Network Bridge overview

The network bridge provides an inexpensive and easy way to connect local area network (LAN) segments. To understand how the network bridge works, it is important to understand what a LAN segment is. A LAN segment is a single section of network media that connects computers. For example, suppose you have three computers: computer A, computer B, and computer C. Computer A has two Ethernet network adapters, and computers B and C have one Ethernet network adapter each. An Ethernet cable connecting A to B would create one LAN segment. An additional Ethernet cable connecting A to C would create a LAN segment.

Traditionally, if you want to have a network that has more than one segment, you have two options: routing or bridging. IP routing is a common solution for connecting network segments. However, to set up for IP routing you need either to buy hardware routers or set up the computers at the junctions between segments to operate as routers. IP routing requires difficult configurations for IP addressing for each computer on each network segment, and each network segment needs to be configured as a separate subnet IP routing is a good solution for large networks, where scalability is important, and where there is an experienced staff to configure and maintain the network. A hardware bridging solution does not necessitate difficult configurations, like IP routing, but it does require that you purchase additional hardware bridges. Neither of these options are ideal if you have a home or small office network, do not want to purchase expensive bridging hardware, and do not have experienced staff to administer an IP routing network.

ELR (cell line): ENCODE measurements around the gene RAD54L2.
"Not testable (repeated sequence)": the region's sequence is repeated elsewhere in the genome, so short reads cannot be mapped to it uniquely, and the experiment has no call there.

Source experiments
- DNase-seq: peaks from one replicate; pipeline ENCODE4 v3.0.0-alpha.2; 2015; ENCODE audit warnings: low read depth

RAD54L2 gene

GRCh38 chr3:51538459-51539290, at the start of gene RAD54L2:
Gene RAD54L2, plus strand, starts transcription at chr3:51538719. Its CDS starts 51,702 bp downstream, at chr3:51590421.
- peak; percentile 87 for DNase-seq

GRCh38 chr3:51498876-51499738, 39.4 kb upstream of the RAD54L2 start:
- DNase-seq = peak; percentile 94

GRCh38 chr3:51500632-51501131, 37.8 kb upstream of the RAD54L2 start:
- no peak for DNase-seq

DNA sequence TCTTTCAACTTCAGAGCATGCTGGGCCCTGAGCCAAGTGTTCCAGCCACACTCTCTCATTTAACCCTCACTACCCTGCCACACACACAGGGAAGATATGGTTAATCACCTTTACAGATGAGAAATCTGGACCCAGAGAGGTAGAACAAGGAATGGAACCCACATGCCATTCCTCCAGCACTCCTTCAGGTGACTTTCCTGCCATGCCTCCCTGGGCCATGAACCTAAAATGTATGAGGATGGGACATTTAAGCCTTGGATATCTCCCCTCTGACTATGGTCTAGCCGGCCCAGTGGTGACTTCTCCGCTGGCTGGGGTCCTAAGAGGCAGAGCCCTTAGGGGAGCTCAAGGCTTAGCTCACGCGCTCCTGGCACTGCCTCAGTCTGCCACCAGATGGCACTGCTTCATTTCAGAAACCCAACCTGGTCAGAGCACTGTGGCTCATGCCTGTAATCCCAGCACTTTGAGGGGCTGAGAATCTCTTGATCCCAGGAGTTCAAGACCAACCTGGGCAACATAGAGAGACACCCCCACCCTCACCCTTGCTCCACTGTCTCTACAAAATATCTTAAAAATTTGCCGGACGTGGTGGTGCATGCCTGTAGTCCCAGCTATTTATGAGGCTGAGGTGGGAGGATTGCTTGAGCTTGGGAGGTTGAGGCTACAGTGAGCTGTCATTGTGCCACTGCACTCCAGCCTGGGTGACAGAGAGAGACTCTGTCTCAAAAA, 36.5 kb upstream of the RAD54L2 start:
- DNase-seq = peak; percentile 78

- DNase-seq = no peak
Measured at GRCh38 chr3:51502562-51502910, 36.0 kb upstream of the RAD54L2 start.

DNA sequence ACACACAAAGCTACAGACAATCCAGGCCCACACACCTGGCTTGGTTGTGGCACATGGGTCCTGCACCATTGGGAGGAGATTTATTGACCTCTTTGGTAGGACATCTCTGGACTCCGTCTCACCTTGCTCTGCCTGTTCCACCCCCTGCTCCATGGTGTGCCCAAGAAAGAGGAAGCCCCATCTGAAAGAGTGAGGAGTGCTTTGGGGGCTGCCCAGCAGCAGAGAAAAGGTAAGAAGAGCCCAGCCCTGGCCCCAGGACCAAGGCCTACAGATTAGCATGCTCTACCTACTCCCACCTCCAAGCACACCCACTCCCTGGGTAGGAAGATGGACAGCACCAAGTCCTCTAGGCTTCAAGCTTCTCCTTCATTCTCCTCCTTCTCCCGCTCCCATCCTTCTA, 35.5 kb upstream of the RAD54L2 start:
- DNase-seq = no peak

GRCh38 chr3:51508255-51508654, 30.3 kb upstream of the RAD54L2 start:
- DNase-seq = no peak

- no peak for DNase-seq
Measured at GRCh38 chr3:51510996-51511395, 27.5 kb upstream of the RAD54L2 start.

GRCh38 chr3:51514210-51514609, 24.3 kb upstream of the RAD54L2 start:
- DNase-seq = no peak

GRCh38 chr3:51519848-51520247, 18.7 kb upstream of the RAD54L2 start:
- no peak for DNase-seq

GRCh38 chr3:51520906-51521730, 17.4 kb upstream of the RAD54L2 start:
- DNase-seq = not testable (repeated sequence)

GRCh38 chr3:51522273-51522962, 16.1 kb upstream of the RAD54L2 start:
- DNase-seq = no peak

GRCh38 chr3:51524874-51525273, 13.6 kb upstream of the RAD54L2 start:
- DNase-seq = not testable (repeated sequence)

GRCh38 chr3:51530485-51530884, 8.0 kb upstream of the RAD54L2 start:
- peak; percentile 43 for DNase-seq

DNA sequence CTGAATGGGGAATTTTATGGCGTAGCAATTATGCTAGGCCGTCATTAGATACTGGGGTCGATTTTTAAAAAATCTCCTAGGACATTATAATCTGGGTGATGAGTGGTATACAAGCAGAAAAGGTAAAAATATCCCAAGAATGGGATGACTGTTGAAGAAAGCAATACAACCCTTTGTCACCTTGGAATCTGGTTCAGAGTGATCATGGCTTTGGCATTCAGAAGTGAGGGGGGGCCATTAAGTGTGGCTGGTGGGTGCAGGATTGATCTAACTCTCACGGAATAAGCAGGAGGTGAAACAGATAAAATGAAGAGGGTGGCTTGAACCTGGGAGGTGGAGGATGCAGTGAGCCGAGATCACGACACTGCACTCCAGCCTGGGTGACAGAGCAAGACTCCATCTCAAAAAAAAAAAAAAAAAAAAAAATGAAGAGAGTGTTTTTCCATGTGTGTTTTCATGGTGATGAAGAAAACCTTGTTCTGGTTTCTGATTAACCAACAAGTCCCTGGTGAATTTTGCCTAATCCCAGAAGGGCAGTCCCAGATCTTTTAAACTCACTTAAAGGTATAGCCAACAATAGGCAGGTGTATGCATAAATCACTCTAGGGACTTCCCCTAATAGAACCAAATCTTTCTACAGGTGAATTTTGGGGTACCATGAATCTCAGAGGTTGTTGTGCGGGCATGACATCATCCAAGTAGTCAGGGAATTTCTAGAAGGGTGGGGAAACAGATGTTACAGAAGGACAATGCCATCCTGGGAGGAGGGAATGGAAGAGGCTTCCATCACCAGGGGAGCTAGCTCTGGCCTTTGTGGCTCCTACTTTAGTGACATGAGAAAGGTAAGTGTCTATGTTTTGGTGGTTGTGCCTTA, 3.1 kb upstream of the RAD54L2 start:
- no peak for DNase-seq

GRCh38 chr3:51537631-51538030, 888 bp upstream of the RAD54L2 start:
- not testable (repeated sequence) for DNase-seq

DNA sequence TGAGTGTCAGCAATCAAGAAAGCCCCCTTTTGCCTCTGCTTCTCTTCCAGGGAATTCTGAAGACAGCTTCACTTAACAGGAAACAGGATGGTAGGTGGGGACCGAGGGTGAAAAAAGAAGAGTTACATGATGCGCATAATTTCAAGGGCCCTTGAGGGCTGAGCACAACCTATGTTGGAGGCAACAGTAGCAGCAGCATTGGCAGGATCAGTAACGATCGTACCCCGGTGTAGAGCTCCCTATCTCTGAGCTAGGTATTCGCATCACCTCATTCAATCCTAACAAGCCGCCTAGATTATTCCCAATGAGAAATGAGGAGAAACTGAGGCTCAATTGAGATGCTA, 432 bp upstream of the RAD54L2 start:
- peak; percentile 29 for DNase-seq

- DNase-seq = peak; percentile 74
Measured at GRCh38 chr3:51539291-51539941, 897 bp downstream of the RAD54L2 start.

The network bridge, in contrast, allows you to connect LAN segments by selecting the appropriate network connection icons and clicking Bridge Connections. Similar buttons allow you to enable the bridge and add connections to it. The network bridge manages your LAN segments and creates a single subnet for the entire network. There is no configuration required, and you do not need purchase additional hardware such as routers or bridges. IP addressing, address allocation, and name resolution is highly simplified in a single subnet IP network.

The network bridge can create connections between different types of network media. In a traditional network, if you are using mixed media types you need a separate subnet for each type of media, and packet forwarding is required between each one of the network's multiple subnets. Packet forwarding is required because different protocols are used for different types of media. Network Bridge automates the configuration that is required in order to forward information from one type of media to another.

Only one bridge may exist on a Windows XP computer, but it can be used to bridge as many different network connections as the computer can physically accommodate. For information about creating a network bridge, see Bridge Connections 

Spanning tree algorithm

Network Bridge uses the IEEE spanning tree algorithm (STA) to establish a loop-free forwarding topology. When there are multiple paths in a bridged network, loops can form and the simple forwarding rules of a bridge can cause forwarding storms, a condition in which the same frame is relayed endlessly form one bridge to another. STA provides an automated mechanism to selectively disable bridge forwarding on individual ports as is necessary in order to ensure that the forwarding topology is loop-free. There is no configuration necessary to configure the network bridge for the spanning tree algorithm.



Internet Connection Sharing, Internet Connection Firewall, Discovery and Control, and Network Bridge are not available on Windows XP 64-Bit Edition. 

Bridge connections

Add a connection to the network bridge

Enable or disable the network bridge

Remove the network bridge

Using a mixed network environment

Public and private network connections

© 2017 Microsoft Corporation. All rights reserved. Contact Us |Terms of Use |Trademarks |Privacy & Cookies